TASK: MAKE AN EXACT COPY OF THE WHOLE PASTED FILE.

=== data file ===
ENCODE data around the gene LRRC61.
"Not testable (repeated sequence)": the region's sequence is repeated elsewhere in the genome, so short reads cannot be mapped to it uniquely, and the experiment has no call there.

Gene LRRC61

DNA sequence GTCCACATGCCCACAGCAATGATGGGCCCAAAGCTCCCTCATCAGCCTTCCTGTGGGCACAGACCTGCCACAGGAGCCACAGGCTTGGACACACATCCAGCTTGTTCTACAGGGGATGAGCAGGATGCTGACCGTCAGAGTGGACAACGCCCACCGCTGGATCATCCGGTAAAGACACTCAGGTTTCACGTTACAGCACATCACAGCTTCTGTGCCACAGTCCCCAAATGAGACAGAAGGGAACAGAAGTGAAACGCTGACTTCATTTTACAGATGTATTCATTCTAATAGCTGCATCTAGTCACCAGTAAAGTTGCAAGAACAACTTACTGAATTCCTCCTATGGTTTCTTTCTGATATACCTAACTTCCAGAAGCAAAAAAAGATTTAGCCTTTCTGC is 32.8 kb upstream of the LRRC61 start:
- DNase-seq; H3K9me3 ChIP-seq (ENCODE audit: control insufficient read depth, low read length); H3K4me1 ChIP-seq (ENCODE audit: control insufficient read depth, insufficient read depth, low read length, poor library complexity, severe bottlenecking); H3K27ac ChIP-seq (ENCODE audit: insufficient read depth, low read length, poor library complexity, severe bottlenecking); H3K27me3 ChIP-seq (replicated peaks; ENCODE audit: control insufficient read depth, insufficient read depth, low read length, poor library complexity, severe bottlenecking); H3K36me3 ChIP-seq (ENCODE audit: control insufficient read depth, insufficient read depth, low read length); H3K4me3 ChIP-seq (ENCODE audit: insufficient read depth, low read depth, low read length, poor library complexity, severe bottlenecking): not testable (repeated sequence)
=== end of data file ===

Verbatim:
ENCODE data around the gene LRRC61.
"Not testable (repeated sequence)": the region's sequence is repeated elsewhere in the genome, so short reads cannot be mapped to it uniquely, and the experiment has no call there.

Gene LRRC61

DNA sequence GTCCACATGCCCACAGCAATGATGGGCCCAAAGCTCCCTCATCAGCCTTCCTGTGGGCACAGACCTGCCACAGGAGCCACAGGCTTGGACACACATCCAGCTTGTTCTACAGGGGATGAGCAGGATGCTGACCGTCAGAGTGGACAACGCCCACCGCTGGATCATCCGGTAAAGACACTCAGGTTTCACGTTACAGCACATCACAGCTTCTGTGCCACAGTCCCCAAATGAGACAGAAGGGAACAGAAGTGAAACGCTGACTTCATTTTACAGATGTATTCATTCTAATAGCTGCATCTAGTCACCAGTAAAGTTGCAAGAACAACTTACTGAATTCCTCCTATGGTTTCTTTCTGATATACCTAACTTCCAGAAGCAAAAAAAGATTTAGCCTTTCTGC is 32.8 kb upstream of the LRRC61 start:
- DNase-seq; H3K9me3 ChIP-seq (ENCODE audit: control insufficient read depth, low read length); H3K4me1 ChIP-seq (ENCODE audit: control insufficient read depth, insufficient read depth, low read length, poor library complexity, severe bottlenecking); H3K27ac ChIP-seq (ENCODE audit: insufficient read depth, low read length, poor library complexity, severe bottlenecking); H3K27me3 ChIP-seq (replicated peaks; ENCODE audit: control insufficient read depth, insufficient read depth, low read length, poor library complexity, severe bottlenecking); H3K36me3 ChIP-seq (ENCODE audit: control insufficient read depth, insufficient read depth, low read length); H3K4me3 ChIP-seq (ENCODE audit: insufficient read depth, low read depth, low read length, poor library complexity, severe bottlenecking): not testable (repeated sequence)